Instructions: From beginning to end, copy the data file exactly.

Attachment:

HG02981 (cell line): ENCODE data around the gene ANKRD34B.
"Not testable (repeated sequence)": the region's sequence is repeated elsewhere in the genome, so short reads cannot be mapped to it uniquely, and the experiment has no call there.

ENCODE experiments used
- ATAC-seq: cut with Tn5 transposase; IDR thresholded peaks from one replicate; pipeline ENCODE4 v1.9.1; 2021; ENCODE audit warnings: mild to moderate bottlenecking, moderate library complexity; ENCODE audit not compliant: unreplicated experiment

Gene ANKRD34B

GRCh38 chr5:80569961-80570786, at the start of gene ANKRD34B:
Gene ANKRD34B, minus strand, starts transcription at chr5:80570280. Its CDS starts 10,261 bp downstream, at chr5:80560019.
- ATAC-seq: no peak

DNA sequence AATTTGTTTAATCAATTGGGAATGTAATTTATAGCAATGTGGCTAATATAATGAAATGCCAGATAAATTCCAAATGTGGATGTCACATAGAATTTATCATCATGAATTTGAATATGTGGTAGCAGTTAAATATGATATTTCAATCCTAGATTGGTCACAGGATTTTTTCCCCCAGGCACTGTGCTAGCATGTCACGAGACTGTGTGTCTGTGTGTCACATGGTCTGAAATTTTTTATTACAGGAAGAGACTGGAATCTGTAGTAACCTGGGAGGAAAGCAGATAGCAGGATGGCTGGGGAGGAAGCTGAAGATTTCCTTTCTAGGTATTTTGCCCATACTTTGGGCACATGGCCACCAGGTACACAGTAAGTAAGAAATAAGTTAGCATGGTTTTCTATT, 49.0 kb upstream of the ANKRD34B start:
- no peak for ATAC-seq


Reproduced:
HG02981 (cell line): ENCODE data around the gene ANKRD34B.
"Not testable (repeated sequence)": the region's sequence is repeated elsewhere in the genome, so short reads cannot be mapped to it uniquely, and the experiment has no call there.

ENCODE experiments used
- ATAC-seq: cut with Tn5 transposase; IDR thresholded peaks from one replicate; pipeline ENCODE4 v1.9.1; 2021; ENCODE audit warnings: mild to moderate bottlenecking, moderate library complexity; ENCODE audit not compliant: unreplicated experiment

Gene ANKRD34B

GRCh38 chr5:80569961-80570786, at the start of gene ANKRD34B:
Gene ANKRD34B, minus strand, starts transcription at chr5:80570280. Its CDS starts 10,261 bp downstream, at chr5:80560019.
- ATAC-seq: no peak

DNA sequence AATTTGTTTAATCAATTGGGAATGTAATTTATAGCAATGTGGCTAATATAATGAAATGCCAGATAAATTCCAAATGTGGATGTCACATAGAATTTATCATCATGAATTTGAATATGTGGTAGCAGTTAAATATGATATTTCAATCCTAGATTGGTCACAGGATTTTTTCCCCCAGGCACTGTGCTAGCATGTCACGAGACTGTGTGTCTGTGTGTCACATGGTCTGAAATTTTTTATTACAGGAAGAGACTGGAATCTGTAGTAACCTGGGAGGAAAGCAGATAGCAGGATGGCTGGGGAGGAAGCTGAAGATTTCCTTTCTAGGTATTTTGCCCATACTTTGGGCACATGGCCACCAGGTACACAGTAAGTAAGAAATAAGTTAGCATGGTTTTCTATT, 49.0 kb upstream of the ANKRD34B start:
- no peak for ATAC-seq